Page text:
Sunday, August 22, 2021

Yes, Aerometric Parker 51s can have hidden problems, too

It's often said that the Aerometric (squeeze-filling) Parker 51s of the late '40s to early '60s are virtually bulletproof: that even as-found examples usually need no more than to be cleaned out by repeated filling and emptying with water, and that their Pli-Glass sacs are nearly indestructible. There is some underlying truth to all this, but at the same time it obscures the fact that Aerometric 51s do have their vulnerabilities -- and that there are good reasons to have one properly serviced for best results. In fact, the ease with which most long-neglected Aerometric 51s can be put back into working order can be a bit of a trap, for many who offer Aerometric 51s as reconditioned (or who offer reconditioning services) don't bother taking the extra steps to make certain that they are truly 100% restored.


Proper reconditioning will entail complete disassembly. Removal of the hood (shell) is essential, inasmuch as the collector (at the left above) is prone to clogging -- and when dried ink residue packs the finely-ribbed ink trap, it often cannot be removed by soaking and ultrasonic cleaning alone. A 51 with gunk in the collector may work, but it will be more vulnerable to flooding and ink flow may not be consistent.


A 51 that isn't completely disassembled may also have problems with its breather tube. Again, the pen may still function, but less than optimally. The original sterling silver tube shown above has corroded away in patches, leaving holes in its side. New tubes in stainless steel are not expensive so there is really no excuse for not replacing a damaged original.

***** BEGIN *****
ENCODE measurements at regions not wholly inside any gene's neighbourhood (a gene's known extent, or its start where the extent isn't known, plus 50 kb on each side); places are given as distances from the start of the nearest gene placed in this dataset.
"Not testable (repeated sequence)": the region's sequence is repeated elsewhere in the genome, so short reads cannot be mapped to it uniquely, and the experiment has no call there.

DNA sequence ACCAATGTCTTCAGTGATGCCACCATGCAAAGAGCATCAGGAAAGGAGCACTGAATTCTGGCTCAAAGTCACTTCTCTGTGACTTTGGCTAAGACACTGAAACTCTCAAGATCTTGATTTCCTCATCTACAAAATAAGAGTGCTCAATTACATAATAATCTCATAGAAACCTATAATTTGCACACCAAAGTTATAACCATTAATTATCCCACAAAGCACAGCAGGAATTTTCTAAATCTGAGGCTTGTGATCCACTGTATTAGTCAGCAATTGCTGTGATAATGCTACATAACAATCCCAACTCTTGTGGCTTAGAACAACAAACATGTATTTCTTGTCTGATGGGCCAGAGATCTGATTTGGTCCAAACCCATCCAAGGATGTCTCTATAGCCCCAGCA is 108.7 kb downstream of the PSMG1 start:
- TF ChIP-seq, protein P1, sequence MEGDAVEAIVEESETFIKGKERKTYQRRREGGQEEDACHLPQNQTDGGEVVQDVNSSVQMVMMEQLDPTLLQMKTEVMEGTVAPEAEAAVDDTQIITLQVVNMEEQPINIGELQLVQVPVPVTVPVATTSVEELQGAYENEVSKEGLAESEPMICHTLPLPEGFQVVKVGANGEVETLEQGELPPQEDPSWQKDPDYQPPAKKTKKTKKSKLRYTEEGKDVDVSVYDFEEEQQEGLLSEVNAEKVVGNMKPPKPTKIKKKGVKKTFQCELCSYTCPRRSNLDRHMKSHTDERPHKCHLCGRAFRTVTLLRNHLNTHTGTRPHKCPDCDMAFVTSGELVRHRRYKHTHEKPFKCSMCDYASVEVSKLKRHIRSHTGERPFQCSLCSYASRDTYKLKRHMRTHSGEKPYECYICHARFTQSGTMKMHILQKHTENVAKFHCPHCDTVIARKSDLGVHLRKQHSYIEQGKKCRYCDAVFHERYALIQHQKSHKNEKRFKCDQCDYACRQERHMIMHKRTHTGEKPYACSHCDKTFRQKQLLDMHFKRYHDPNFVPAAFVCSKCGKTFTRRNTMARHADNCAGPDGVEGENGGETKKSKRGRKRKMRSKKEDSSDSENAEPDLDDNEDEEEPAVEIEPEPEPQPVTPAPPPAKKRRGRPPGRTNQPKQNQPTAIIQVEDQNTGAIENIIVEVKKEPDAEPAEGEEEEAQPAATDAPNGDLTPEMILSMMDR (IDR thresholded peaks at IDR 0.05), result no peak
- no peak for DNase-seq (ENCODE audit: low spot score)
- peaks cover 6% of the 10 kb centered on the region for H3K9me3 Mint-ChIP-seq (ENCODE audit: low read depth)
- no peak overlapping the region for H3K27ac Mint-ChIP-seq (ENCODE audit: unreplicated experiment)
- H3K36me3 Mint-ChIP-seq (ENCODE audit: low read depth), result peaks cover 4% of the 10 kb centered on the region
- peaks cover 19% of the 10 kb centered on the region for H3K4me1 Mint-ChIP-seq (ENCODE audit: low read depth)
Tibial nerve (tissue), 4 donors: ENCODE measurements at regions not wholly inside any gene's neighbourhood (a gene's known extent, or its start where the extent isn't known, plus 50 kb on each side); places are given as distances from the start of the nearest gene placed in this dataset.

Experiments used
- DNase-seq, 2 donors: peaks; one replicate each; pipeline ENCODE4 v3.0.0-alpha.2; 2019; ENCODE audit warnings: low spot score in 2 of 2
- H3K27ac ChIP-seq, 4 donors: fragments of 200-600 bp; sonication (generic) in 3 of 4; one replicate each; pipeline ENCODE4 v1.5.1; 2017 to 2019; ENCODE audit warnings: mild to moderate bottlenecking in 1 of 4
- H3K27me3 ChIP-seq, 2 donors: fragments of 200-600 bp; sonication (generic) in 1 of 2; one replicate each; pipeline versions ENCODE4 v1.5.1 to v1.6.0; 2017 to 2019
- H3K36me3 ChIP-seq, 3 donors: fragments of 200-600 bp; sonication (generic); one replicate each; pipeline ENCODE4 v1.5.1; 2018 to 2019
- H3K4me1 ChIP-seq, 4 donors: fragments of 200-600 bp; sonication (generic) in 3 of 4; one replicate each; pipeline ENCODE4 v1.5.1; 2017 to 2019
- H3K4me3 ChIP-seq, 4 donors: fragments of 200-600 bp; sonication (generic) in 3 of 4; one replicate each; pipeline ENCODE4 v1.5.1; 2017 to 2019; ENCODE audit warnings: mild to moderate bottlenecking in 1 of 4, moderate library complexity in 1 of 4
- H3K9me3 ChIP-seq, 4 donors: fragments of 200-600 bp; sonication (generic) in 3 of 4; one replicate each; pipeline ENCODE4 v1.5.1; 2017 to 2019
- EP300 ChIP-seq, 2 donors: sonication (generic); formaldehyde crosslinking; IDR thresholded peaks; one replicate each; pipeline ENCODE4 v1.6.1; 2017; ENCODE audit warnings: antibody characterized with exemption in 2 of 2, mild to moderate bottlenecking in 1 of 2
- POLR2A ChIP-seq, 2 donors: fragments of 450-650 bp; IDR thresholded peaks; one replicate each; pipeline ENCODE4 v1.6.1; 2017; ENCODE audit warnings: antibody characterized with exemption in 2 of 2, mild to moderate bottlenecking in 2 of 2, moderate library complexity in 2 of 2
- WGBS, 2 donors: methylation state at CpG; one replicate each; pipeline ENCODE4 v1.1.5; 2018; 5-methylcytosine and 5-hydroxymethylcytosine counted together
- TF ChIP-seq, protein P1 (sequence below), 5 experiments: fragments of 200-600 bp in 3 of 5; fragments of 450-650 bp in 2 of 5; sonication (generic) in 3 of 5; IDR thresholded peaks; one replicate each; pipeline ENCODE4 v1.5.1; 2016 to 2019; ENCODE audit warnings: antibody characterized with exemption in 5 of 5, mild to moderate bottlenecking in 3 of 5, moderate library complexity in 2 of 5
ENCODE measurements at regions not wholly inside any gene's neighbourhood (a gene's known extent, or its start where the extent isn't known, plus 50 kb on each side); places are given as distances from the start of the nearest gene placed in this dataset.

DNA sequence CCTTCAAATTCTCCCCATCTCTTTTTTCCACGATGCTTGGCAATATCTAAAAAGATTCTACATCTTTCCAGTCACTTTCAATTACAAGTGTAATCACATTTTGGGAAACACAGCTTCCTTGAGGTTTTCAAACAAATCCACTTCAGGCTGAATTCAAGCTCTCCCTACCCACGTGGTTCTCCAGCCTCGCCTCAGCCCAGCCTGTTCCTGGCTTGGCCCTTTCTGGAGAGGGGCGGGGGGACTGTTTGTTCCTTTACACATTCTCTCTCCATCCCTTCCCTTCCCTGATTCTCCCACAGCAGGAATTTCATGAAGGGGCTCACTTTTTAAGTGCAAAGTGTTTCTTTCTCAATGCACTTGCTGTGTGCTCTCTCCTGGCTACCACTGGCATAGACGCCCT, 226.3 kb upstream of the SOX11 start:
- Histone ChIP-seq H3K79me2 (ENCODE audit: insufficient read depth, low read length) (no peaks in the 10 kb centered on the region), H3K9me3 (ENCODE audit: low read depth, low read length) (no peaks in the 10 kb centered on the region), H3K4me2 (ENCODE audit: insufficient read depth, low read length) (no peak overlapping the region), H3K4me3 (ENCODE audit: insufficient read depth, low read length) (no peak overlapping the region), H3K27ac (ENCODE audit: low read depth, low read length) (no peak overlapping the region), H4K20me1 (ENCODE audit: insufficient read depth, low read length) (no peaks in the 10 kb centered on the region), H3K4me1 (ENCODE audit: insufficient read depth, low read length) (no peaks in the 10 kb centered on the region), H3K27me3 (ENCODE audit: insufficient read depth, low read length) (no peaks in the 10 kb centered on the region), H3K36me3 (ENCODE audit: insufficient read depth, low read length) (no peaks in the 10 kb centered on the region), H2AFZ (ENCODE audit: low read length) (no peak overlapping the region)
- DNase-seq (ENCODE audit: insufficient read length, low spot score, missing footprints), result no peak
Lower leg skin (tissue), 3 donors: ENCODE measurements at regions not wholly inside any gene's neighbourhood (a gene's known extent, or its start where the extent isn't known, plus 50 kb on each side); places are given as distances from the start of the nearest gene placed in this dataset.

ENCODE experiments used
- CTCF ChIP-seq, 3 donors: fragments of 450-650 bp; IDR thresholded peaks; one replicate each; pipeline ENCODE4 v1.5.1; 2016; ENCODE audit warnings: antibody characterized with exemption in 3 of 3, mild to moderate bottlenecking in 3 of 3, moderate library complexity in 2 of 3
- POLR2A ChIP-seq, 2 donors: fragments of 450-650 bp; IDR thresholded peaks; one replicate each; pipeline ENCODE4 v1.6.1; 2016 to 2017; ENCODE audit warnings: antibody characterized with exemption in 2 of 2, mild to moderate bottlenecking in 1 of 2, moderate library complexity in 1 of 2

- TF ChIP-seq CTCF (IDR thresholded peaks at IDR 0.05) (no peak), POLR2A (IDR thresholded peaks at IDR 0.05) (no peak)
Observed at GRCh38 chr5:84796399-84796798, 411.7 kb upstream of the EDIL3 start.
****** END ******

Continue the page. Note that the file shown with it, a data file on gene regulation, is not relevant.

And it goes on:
Surely the most commonly neglected Aerometric reconditioning step, however, is making sure the connector is sound. This is the component that holds everything together: hood, clutch ring, nib assembly, sac, sac housing, and barrel -- all are mounted on the connector. For the first few years of Aerometric production the connector was made of machined acrylic, with threads at the back to attach the metal sac housing. Thereafter connectors were made of injection-molded styrene, with the metal sac protector redesigned to be mounted with a firm press fit. The earlier acrylic connectors (bottom, above) are pretty much invulnerable, though they sometimes will break when too much force is applied in removing a sac protector with corrosion on its interior threads. The styrene connectors (top, above) are another story, as they are notoriously vulnerable to plasticizer migration from the PVC of the Pli-Glass sacs. The usual result is softening of the sac nipple, but the connectors below show even more dramatic damage. These are Parker 21 connectors made from the same material, new old stock stored in a bin with sacs attached. The plasticizer from the sacs not only turned the material soft and rubbery where they were attached, but also melted it where the sacs rested against the sides of the connectors during years of storage. 



Damage to the sides of a connector is not going to happen under normal circumstances, yet sac nipples that are now the consistency of Silly Putty are all too common. Knowing this, many repairers will just turn a blind eye and simply not take off the sac protector so as to avoid the risk of having to deal with the added hassle of either replacing or rebuilding the connector. For repairers who are doing it right, however, cutting off the softened nipple and replacing it with fresh material is just part of the job, and one that doesn't take long with a lathe and the necessary fixtures (a repaired connector is shown below).
Finally, it should be noted that while Pli-Glass sacs may remain functional for decades, they do stain rather easily and once they start to go, can release some rather nasty acidic deterioration byproducts. Since new reproduction sacs are available, original sacs that are not in great condition really should be replaced even if they are not visibly leaking.





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